The widening gulf between the rich and everyone else is a growing source of tension in America.
A new survey from the Pew Research Center finds the income gap is now seen as a bigger source conflict in the U.S. than race, age or national origin. That’s why some believe the issue could matter in the presidential campaign, and others worry it would warp the national debate.
Two out of three Americans now perceive strong social conflicts over the income gap — up sharply from two years ago. Paul Taylor of the Pew Research Center has an idea what’s behind the increase.
“The Occupy Wall Street movement kind of crystallized the issue: 1 versus 99. [It's] arguably the most successful slogan since ‘hell no, we won’t go,’ going back to the Vietnam era,” he says. “[It] certainly triggered a lot of coverage about economic inequality.”
Over the last three decades, the wealthiest 1 percent of Americans more than doubled their share of national income, while the bottom 80 percent saw their share shrink. Taylor says majorities of Democrats, Independents and even Republicans now see the income gap as a cause of friction.
“There’s no question that there is rising inequality in this country, and I think those perceptions are part of the national agenda in a way that they weren’t,” he says. “And certainly they are in times like this, where we’ve had this very, very difficult economy and a lot of people are struggling.”
The ‘Politics Of Envy’
The rise of the issue has not been welcomed by Mitt Romney, the front-running Republican presidential candidate. Romney, who made millions as a private equity investor, has accused President Obama and others of engaging in what he calls “the bitter politics of envy.”
“I think it’s fine to talk about those things in quiet rooms and discussions about tax policy and the like, but the president has made this part of his campaign rally,” Romney says. “We hear him talking about millionaires and billionaires and executives and Wall Street. It’s a very envy-oriented, attack-oriented approach. And I think it will fail.”
Romney was challenged by Today Show host Matt Lauer, who asked if envy is the only reason someone might question the increasingly skewed distribution of wealth. Lauer asked if it was instead about fairness.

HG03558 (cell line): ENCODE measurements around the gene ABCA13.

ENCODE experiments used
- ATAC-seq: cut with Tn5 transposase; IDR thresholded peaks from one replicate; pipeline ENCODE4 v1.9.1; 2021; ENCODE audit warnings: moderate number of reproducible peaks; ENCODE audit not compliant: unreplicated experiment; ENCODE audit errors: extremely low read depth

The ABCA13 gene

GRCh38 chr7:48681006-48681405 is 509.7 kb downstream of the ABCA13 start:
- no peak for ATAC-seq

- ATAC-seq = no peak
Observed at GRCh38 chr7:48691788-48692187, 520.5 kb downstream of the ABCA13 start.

“I think it’s about envy. I think it’s about class warfare,” Romney responded. “I think when you have a president encouraging the idea of dividing America based on the idea of 99 percent versus 1 percent, and those people who’ve been most successful will be in the 1 percent, you’ve opened up a whole new wave of approach in this country which is entirely inconsistent with the concept of ‘one nation under God.'”
Nothing Wrong With Being Rich
Even as the Pew survey found more conflict over the income gap, it did not find evidence that Americans are growing more resentful of the rich. A separate Gallup poll found Americans far more concerned with growing the economic pie rather than changing the way it’s divided.
Conservatives have long argued that growth trumps inequality, and a rising tide lifts all boats, even if some are yachts and others dinghies. But Obama’s top economist, Alan Krueger, gave a speech this week arguing that severe inequality can actually threaten growth, as well as hobble the “opportunity society” that Romney says he wants to promote.
“There’s a cost to the economy and society if children from low-income families do not have anything close to the opportunities to develop and use their talents as the more fortunate kin from better-off families, who can attend better schools and draw on a network of family connections,” he said.
Krueger argues the economy as a whole would be in better shape if income and buying power were not so concentrated among the very rich. Obama made the same case in December in Osawatomie, Kan.
“When middle class families can no longer afford to buy the goods and services that businesses are selling, when people are slipping out of the middle class, it drags down the entire economy — from top to bottom,” he said.
White House economist Krueger notes that since World War II, income growth has tended to be strongest when it’s most widespread — when rich, poor and middle-class Americans are growing together, instead of growing apart.